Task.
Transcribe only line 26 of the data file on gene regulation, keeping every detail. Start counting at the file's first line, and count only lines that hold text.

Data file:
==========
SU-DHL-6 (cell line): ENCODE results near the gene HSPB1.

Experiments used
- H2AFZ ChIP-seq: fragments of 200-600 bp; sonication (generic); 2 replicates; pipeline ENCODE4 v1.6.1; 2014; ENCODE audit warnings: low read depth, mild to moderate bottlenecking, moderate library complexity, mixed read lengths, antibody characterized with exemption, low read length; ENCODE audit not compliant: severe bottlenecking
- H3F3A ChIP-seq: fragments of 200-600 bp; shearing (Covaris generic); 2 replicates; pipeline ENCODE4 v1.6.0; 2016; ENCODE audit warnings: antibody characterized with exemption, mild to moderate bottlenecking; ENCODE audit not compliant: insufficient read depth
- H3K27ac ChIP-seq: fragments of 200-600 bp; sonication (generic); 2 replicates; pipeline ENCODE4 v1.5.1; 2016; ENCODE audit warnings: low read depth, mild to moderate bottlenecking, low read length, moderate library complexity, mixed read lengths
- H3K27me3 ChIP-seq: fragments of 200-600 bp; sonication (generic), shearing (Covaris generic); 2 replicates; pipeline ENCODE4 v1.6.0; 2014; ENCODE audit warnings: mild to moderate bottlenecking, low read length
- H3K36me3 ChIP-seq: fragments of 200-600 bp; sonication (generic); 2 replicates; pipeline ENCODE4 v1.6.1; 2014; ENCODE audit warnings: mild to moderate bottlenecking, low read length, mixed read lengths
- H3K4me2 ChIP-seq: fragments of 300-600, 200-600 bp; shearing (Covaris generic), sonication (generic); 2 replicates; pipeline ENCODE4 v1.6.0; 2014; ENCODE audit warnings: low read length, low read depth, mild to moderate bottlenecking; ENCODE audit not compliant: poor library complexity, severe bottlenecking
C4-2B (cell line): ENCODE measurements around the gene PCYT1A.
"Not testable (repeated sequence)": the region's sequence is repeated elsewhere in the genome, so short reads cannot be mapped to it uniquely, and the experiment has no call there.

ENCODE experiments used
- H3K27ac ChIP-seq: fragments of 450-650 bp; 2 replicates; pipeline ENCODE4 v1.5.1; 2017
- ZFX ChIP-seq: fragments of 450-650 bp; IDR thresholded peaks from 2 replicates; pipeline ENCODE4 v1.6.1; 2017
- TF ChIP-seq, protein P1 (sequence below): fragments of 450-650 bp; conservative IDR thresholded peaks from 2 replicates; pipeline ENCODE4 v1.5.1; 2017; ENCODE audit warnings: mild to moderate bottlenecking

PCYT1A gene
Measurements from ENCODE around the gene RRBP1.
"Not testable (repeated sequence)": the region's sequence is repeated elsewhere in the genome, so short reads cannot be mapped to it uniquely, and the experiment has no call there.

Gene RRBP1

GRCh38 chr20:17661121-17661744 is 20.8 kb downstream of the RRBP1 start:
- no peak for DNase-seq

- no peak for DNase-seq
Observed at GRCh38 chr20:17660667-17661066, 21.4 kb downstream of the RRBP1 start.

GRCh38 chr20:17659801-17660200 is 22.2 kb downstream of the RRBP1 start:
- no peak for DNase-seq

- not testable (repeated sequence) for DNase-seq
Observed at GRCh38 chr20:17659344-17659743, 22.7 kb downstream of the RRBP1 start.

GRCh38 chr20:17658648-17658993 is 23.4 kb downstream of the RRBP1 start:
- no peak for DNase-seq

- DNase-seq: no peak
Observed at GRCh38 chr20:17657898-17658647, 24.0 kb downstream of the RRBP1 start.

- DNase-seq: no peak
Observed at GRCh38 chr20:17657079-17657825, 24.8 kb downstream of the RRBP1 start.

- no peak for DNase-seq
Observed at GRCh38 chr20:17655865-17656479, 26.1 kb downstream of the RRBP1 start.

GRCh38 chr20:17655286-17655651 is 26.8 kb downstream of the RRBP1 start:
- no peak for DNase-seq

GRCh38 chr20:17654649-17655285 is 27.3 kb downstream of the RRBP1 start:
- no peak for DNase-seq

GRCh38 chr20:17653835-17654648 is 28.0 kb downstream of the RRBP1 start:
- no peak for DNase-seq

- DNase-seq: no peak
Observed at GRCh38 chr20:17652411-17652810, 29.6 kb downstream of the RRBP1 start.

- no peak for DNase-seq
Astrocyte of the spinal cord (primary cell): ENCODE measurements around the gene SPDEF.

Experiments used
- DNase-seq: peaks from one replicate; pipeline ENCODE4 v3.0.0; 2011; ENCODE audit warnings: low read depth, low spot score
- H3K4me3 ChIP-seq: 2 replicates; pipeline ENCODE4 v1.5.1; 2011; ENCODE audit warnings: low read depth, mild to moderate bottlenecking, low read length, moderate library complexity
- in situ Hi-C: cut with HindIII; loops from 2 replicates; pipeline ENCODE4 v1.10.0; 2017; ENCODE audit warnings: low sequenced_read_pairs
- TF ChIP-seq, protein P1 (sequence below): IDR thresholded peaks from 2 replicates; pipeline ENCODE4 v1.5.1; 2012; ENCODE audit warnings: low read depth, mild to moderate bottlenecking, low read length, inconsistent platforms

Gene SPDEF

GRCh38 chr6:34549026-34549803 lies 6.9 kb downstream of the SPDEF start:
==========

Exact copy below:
Observed at GRCh38 chr20:17659344-17659743, 22.7 kb downstream of the RRBP1 start.